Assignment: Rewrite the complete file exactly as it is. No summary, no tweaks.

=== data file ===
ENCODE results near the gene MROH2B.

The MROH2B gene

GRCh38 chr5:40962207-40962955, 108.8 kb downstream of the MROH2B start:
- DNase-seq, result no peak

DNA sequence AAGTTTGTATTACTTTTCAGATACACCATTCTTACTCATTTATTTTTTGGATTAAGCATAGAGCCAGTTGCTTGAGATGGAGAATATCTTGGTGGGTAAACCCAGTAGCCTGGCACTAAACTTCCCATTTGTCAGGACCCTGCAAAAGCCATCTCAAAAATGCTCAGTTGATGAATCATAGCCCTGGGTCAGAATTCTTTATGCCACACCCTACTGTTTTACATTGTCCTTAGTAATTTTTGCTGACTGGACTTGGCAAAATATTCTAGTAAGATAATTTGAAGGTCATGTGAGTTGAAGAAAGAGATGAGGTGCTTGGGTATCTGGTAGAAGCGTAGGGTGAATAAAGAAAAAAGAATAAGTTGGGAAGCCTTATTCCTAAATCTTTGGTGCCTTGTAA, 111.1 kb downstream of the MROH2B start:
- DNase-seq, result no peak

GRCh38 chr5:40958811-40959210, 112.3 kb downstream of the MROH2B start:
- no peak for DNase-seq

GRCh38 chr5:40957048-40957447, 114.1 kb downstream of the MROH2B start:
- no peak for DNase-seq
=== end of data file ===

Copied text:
ENCODE results near the gene MROH2B.

The MROH2B gene

GRCh38 chr5:40962207-40962955, 108.8 kb downstream of the MROH2B start:
- DNase-seq, result no peak

DNA sequence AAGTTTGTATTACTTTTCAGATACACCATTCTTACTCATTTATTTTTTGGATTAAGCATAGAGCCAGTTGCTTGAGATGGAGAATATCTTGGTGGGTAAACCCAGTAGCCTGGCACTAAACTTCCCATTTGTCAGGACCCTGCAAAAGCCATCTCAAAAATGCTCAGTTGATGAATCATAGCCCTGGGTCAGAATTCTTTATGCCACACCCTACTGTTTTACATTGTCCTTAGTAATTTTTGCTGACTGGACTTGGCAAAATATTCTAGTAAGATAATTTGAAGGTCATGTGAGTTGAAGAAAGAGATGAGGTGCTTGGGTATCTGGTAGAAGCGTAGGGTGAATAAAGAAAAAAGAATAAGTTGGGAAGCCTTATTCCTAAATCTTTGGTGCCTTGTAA, 111.1 kb downstream of the MROH2B start:
- DNase-seq, result no peak

GRCh38 chr5:40958811-40959210, 112.3 kb downstream of the MROH2B start:
- no peak for DNase-seq

GRCh38 chr5:40957048-40957447, 114.1 kb downstream of the MROH2B start:
- no peak for DNase-seq